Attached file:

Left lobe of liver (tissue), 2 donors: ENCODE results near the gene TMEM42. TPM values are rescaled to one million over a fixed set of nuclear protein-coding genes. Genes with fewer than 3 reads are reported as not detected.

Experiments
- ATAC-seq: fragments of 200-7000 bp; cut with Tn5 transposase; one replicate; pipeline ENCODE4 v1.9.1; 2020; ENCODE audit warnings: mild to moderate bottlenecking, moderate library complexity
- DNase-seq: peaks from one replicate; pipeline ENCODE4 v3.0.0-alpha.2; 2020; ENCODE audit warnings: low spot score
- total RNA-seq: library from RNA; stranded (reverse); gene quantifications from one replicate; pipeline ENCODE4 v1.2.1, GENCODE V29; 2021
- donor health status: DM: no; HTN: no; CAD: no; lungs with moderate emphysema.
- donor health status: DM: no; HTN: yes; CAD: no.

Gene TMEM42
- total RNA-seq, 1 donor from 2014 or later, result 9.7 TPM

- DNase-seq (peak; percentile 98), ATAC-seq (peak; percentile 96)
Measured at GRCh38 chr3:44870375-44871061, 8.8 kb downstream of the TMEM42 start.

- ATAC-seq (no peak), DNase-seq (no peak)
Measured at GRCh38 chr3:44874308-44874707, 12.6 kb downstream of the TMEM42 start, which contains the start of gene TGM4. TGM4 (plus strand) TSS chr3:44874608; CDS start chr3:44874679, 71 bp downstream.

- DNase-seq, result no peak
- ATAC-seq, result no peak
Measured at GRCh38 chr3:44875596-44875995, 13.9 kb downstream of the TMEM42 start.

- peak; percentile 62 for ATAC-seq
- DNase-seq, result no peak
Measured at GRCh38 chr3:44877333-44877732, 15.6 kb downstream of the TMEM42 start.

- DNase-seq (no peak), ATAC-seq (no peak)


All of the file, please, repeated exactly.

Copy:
Left lobe of liver (tissue), 2 donors: ENCODE results near the gene TMEM42. TPM values are rescaled to one million over a fixed set of nuclear protein-coding genes. Genes with fewer than 3 reads are reported as not detected.

Experiments
- ATAC-seq: fragments of 200-7000 bp; cut with Tn5 transposase; one replicate; pipeline ENCODE4 v1.9.1; 2020; ENCODE audit warnings: mild to moderate bottlenecking, moderate library complexity
- DNase-seq: peaks from one replicate; pipeline ENCODE4 v3.0.0-alpha.2; 2020; ENCODE audit warnings: low spot score
- total RNA-seq: library from RNA; stranded (reverse); gene quantifications from one replicate; pipeline ENCODE4 v1.2.1, GENCODE V29; 2021
- donor health status: DM: no; HTN: no; CAD: no; lungs with moderate emphysema.
- donor health status: DM: no; HTN: yes; CAD: no.

Gene TMEM42
- total RNA-seq, 1 donor from 2014 or later, result 9.7 TPM

- DNase-seq (peak; percentile 98), ATAC-seq (peak; percentile 96)
Measured at GRCh38 chr3:44870375-44871061, 8.8 kb downstream of the TMEM42 start.

- ATAC-seq (no peak), DNase-seq (no peak)
Measured at GRCh38 chr3:44874308-44874707, 12.6 kb downstream of the TMEM42 start, which contains the start of gene TGM4. TGM4 (plus strand) TSS chr3:44874608; CDS start chr3:44874679, 71 bp downstream.

- DNase-seq, result no peak
- ATAC-seq, result no peak
Measured at GRCh38 chr3:44875596-44875995, 13.9 kb downstream of the TMEM42 start.

- peak; percentile 62 for ATAC-seq
- DNase-seq, result no peak
Measured at GRCh38 chr3:44877333-44877732, 15.6 kb downstream of the TMEM42 start.

- DNase-seq (no peak), ATAC-seq (no peak)